Management

Evaluations Following Initial Diagnosis

To establish the extent of disease in an individual diagnosed with Charcot-Marie-Tooth neuropathy X type 1 (CMTX1), the following evaluations are recommended:

  • Physical examination to determine extent of weakness and atrophy, pes cavus, gait stability, and sensory loss
  • NCV to determine axonal, demyelinating, or mixed features
  • Detailed family history

Treatment of Manifestations

Treatment is symptomatic and affected individuals are often evaluated and managed by a team that includes neurologists, physiatrists, orthopedic surgeons, and physical and occupational therapists.

Special shoes, including those with good ankle support, may be needed.

Affected individuals often require ankle/foot orthoses (AFO) to correct foot drop and aid walking.

Orthopedic surgery may be required to correct severe pes cavus deformity.

Some individuals require forearm crutches or canes for gait stability; fewer than 5% need wheelchairs.

Exercise is encouraged within the affected individual's capability, and many remain physically active.

Prevention of Primary Manifestations

No treatment that reverses or slows the natural process of CMT exists.

Prevention of Secondary Complications

Daily heel cord stretching exercises to prevent Achilles' tendon shortening are desirable.

Surveillance

Regular foot examination for pressure sores or poorly fitting footwear is appropriate.

Agents/Circumstances to Avoid

Obesity is to be avoided because it makes walking more difficult.

Medications which are toxic or potentially toxic to persons with CMT comprise a range of risks including:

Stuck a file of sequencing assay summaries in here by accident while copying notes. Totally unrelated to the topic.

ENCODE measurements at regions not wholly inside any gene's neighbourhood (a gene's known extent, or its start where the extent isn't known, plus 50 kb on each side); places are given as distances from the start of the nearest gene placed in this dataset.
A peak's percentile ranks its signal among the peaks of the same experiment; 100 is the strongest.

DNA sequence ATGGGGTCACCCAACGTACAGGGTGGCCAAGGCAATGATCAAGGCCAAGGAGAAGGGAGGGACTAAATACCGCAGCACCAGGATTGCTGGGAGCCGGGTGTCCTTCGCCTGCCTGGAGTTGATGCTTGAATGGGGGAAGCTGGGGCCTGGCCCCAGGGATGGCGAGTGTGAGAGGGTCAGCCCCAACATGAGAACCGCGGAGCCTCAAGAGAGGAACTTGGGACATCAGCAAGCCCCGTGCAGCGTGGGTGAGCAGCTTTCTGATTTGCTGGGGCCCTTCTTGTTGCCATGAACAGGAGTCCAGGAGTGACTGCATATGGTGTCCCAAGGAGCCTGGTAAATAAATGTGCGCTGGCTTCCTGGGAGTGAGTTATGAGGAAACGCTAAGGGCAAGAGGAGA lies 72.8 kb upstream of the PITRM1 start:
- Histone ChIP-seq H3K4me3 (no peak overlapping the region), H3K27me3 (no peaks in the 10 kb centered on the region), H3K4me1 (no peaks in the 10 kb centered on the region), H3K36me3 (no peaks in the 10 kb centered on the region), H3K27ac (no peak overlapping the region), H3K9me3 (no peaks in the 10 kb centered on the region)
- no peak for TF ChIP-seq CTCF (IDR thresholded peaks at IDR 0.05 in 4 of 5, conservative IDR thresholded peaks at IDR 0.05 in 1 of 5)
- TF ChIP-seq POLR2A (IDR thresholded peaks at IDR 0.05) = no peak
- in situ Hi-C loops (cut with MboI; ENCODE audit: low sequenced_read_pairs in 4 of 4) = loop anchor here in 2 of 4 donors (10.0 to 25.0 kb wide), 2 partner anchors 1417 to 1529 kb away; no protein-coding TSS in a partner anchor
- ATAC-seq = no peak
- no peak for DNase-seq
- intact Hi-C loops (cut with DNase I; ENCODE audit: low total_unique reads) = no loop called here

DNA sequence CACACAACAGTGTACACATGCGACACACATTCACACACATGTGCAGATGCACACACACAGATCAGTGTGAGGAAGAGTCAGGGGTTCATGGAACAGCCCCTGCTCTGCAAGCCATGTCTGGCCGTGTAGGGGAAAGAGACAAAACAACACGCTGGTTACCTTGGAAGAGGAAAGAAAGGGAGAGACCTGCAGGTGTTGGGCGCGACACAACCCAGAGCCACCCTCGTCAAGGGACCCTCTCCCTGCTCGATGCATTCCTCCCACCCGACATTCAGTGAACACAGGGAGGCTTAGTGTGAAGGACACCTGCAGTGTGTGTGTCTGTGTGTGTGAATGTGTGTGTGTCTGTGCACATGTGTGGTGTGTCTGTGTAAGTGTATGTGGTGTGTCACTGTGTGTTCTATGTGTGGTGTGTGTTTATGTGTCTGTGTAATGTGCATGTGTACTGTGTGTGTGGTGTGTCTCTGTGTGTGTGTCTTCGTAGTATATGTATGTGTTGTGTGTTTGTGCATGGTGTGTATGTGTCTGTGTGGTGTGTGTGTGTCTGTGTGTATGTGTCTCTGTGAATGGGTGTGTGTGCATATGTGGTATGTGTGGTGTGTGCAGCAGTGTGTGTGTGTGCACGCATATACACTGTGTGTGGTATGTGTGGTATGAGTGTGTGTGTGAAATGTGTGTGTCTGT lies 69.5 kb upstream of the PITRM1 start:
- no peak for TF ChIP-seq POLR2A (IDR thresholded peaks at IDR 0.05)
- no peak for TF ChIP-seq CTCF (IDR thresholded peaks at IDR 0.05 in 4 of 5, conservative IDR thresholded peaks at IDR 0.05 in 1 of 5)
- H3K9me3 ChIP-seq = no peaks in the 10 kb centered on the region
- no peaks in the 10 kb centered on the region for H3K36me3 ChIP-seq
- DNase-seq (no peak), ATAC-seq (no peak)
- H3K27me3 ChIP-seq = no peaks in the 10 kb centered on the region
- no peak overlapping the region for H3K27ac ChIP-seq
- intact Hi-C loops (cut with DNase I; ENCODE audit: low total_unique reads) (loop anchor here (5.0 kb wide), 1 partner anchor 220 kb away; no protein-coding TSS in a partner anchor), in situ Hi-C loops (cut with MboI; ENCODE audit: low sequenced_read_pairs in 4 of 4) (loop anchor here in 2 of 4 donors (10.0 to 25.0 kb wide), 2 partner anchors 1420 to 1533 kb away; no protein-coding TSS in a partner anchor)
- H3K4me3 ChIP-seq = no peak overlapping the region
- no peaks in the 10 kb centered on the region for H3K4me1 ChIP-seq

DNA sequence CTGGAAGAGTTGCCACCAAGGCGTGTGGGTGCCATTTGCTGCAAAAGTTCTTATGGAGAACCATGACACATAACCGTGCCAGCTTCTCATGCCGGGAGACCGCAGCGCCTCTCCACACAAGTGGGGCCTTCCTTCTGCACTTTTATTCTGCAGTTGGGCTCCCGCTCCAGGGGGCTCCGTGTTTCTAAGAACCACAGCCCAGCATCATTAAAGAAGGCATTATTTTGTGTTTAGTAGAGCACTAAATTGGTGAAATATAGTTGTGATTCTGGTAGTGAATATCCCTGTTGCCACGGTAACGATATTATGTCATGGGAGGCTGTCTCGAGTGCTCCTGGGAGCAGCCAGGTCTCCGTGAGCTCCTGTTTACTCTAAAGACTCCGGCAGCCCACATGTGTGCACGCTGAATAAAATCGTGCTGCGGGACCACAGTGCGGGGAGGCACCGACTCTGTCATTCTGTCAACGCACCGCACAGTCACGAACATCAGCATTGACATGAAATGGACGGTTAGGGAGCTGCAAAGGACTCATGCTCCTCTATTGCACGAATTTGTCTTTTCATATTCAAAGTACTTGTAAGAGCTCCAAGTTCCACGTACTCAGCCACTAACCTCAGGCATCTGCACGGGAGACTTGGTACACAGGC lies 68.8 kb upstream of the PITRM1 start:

• Definite high risk. Vinca alkaloids (Vincristine)
    • This category should be avoided by all persons with CMT, including those who are asymptomatic
  • Other potential risk levels. See Table 2. For more information, click here (pdf)

Table 2. Medications Potentially Toxic to Persons with CMT

Moderate to Significant Risk 1
- Amiodarone (Cordarone)
- Bortezomib (Velcade)
- Cisplatin & Oxaliplatin
- Colchicine (extended use)
- Dapsone
- Didanosine (ddI, Videx)
- Dichloroacetate
- Disulfiram (Antabuse)
- Gold salts
- Leflunomide (Arava)
- Metronidazole/Misonidazole (extended use)
- Nitrofurantoin (Macrodantin, Furadantin, Macrobid)
- Nitrous oxide (inhalation abuse or Vitamin B12 deficiency)
- Perhexiline (not used in US)
- Pyridoxine (mega dose of Vitamin B6)
- Stavudine (d4T, Zerit)
- Suramin
- Taxols (paclitaxel, docetaxel)
- Thalidomide
- Zalcitabine (ddC, Hivid)

Click here (pdf) for additional medications in lesser-risk categories.

The medications listed here present differing degrees of potential risk for worsening CMT neuropathy. Always consult your treating physician before taking or changing any medication.

1. Based on: Weimer & Podwall [2006]. See also Graf et al [1996]; Nishikawa et al [2008], and Porter et al [2009].

Evaluation of Relatives at Risk

See Genetic Counseling for issues related to testing of at-risk relatives for genetic counseling purposes.

Therapies Under Investigation

Search ClinicalTrials.gov for access to information on clinical studies for a wide range of diseases and conditions. Note: There may not be clinical trials for this disorder.

Other

Career and employment choices may be influenced by persistent weakness of hands and/or feet.

Genetic Counseling

Genetic counseling is the process of providing individuals and families with information on the nature, inheritance, and implications of genetic disorders to help them make informed medical and personal decisions. The following section deals with genetic risk assessment and the use of family history and genetic testing to clarify genetic status for family members. This section is not meant to address all personal, cultural, or ethical issues that individuals may face or to substitute for consultation with a genetics professional. —ED.